As stated MANY times in your other thread, you CANNOT use a receptacle to backfeed power from your generator. You NEED to install an INLET. I have not seen the meter adapter thingy before. It says its "Now UL listed", but don't see any proof of that.

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Old 11-05-2012, 05:47 AM   #3
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Back up generator for main panel in power outage.


After you install the interlock in the panel and install an inlet (male receptacle) for the generator, the dryer receptacle or other loads on that stretch of wiring or cable may no longer be powered by the panel. These loads can be powered by the generator subject to the latter's capacity.

(If the dryer receptacle sharing the line to the generator inlet can still be energized by the panel then your interlock installation is incorrect and dangerous and the generator inlet prongs, exposed, will be live.)

If you go through the exercise of installing a subpanel for the branch circuits eligible for generator power, it is better to use a transfer switch instead of an interlock. Put the transfer switch between the main panel and the subpanel with its common terminals connected to the subpanel. (Generator power goes to the transfer switch) This produces a very clean installation.

If you put the interlock in the panel (main panel?) that feeds the subject subpanel so you can introduce the generator power into that subpanel then that subpanel is restricted to generator power only.

When installing an interlock, it may be necessary to move breakers around in the panel so the interlock cam or slider will reach the breaker being interlocked. Be sure that each double wide breaker spans a pair of fins (stabs) underneath where you measure 240 volts between them.

As an aside (an OT comment) you should put 15 amp breakers on all circuits that contain any 14 gauge wiring.
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Last edited by AllanJ; 11-05-2012 at 06:10 AM.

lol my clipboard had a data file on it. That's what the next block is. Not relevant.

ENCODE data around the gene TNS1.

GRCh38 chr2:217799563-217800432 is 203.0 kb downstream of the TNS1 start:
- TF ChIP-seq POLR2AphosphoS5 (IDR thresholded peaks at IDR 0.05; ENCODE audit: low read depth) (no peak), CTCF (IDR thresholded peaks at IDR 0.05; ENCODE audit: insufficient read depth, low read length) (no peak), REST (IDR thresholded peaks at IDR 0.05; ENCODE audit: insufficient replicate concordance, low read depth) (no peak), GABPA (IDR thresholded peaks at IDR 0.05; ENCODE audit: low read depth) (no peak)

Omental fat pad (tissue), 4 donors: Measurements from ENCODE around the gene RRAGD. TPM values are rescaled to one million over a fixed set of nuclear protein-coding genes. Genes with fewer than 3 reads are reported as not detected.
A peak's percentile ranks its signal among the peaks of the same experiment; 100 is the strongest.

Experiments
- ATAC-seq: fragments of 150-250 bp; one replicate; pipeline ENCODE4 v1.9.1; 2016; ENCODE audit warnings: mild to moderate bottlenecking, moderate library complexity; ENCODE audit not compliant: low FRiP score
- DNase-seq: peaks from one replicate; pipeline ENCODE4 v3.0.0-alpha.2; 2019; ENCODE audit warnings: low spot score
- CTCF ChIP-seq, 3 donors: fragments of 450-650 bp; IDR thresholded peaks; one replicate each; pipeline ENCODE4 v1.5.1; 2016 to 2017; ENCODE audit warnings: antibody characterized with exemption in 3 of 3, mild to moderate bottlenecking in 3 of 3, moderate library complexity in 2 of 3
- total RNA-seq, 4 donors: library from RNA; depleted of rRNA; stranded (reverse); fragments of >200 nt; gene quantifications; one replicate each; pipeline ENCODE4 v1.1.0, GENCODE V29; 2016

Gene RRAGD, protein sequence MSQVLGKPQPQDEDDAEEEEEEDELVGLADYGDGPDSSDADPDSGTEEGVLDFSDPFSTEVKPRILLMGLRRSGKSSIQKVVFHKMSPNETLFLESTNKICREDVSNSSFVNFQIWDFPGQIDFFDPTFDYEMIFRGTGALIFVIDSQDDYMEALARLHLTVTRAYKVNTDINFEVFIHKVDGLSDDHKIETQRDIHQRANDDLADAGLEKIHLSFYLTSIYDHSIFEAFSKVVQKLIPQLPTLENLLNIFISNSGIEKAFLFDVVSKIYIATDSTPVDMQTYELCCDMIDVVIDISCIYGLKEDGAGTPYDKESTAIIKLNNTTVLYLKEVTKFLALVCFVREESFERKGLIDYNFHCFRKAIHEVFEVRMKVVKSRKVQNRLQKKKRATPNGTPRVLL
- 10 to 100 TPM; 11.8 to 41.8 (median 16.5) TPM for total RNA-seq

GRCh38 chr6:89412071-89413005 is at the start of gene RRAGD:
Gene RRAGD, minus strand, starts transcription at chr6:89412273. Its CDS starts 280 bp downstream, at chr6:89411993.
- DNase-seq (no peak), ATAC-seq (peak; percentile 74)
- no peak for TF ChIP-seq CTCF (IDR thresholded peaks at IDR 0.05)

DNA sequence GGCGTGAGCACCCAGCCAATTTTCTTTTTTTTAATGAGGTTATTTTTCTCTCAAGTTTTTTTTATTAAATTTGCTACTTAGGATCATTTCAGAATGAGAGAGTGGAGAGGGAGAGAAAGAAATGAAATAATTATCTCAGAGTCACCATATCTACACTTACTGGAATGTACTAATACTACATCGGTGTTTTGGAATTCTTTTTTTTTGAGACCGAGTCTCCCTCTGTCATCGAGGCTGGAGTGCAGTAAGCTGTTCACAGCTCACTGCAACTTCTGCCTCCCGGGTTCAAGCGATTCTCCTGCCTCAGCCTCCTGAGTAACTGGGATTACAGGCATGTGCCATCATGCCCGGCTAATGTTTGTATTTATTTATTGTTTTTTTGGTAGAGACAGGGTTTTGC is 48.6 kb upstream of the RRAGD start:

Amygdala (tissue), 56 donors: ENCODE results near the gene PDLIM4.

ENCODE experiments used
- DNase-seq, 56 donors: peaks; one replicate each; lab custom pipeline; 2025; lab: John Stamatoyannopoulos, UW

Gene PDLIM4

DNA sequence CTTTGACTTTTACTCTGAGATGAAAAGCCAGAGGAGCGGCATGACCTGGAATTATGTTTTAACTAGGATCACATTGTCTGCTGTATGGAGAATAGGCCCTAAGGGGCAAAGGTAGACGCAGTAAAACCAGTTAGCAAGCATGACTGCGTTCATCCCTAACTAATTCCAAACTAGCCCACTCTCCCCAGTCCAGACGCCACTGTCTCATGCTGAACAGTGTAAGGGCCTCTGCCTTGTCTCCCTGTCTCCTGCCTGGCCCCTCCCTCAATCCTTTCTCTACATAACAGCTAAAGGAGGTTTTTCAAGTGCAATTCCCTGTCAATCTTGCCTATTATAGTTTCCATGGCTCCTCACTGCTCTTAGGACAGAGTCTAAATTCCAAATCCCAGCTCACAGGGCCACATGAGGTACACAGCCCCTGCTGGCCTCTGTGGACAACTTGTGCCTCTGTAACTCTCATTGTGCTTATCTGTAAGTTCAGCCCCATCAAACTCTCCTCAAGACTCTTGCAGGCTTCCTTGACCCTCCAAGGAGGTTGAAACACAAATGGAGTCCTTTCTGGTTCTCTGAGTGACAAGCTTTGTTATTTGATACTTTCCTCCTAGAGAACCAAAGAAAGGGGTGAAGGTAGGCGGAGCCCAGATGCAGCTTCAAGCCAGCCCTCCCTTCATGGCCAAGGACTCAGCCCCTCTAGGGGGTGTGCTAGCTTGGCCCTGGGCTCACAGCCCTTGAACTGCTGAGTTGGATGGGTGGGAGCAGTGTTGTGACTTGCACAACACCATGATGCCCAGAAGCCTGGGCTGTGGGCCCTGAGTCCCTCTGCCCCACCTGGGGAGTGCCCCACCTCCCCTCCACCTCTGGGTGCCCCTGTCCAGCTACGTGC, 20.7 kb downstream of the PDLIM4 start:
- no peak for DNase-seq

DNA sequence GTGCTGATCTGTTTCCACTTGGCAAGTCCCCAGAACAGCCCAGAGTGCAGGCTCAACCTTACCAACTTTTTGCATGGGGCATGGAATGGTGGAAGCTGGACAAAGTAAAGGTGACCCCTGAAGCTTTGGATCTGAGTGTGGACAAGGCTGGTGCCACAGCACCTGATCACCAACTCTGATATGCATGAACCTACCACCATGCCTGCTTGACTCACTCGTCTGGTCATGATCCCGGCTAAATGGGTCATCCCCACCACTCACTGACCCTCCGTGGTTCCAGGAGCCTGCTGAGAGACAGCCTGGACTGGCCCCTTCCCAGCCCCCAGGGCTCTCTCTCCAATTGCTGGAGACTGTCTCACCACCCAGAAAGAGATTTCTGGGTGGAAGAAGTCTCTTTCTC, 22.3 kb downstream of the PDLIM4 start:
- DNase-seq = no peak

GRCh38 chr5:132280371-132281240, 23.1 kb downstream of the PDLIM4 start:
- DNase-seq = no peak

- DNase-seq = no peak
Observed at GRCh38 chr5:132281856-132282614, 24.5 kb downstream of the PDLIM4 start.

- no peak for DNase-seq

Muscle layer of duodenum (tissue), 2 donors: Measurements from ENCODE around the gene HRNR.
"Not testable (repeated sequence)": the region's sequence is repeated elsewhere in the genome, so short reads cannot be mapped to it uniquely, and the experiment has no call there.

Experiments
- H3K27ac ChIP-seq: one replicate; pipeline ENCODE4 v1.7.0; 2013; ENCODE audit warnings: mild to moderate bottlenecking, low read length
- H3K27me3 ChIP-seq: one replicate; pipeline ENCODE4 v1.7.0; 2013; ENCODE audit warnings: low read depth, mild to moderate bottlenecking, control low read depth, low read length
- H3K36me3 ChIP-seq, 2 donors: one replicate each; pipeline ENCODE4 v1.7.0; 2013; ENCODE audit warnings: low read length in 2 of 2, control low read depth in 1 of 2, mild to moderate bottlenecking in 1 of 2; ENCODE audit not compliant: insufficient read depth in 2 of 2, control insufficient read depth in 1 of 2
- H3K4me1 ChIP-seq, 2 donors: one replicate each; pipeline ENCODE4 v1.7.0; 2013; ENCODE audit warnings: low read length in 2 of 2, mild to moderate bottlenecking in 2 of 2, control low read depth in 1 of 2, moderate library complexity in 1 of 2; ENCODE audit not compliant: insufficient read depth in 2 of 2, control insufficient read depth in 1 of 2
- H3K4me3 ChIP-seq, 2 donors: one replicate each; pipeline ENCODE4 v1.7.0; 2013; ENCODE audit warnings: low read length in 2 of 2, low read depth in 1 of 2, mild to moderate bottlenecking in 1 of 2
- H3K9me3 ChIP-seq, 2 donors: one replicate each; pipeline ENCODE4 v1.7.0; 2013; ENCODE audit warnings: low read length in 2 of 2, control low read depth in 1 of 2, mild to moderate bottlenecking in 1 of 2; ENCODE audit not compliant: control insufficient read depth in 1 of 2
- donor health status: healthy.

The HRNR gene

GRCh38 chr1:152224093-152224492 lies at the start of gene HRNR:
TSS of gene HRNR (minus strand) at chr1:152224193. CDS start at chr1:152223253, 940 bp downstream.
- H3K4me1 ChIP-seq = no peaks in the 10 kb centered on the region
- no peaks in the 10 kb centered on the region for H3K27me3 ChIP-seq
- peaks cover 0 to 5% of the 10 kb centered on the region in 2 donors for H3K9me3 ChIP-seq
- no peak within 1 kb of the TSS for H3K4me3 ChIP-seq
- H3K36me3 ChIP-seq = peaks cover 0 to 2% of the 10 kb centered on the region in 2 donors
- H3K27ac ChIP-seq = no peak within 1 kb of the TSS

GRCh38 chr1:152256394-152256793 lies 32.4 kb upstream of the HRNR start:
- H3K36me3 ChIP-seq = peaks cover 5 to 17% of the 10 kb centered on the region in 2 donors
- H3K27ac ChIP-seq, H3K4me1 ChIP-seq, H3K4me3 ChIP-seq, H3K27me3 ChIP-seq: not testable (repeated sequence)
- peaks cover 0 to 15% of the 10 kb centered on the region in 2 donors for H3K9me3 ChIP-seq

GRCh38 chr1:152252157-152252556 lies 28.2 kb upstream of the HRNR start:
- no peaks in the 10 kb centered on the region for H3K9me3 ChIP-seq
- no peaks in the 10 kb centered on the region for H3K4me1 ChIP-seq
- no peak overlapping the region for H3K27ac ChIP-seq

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Old 11-05-2012, 06:06 AM   #4
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Back up generator for main panel in power outage.


If you have 12/14awg landed on 20 amp breakers you have issues. 40amp washer dryer Cir is dryer . This panel is a mess.....have a pro look at it..14awg is not rated for 20amps. From what I see maybe just a gut swap if possible with new breakers...I would replace whole panel easier cheaper, safer. Then set up ur gen set
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Old 11-05-2012, 08:43 AM   #5
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Back up generator for main panel in power outage.


You could easily do the subpanel for the generator. Square D even makes an interock device desgined for making a generator panel out of one of their standard panels. The part number is: QO2DTIM. It costs around 45 bucks.


It probably would be easier (and cheaper) to interlock your main breaker with a generator breaker and skip the whole subpanel idea.
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Old 11-05-2012, 08:54 AM   #6
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Back up generator for main panel in power outage.


Quote:
Originally Posted by k_buz
As stated MANY times in your other thread, you CANNOT use a receptacle to backfeed power from your generator. You NEED to install an INLET. I have not seen the meter adapter thingy before. It says its "Now UL listed", but don't see any proof of that.
If you are referring to my old thread question about back feeding through the old 240 dryer receptacle then thanks. That's why I posted this long winded question. I'm not doing that. I'm strictly inquiring about installing an interlock transfer kit switch versus a whole new sub panel.
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Old 11-05-2012, 09:00 AM   #7
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Back up generator for main panel in power outage.


Quote:
Originally Posted by Bobka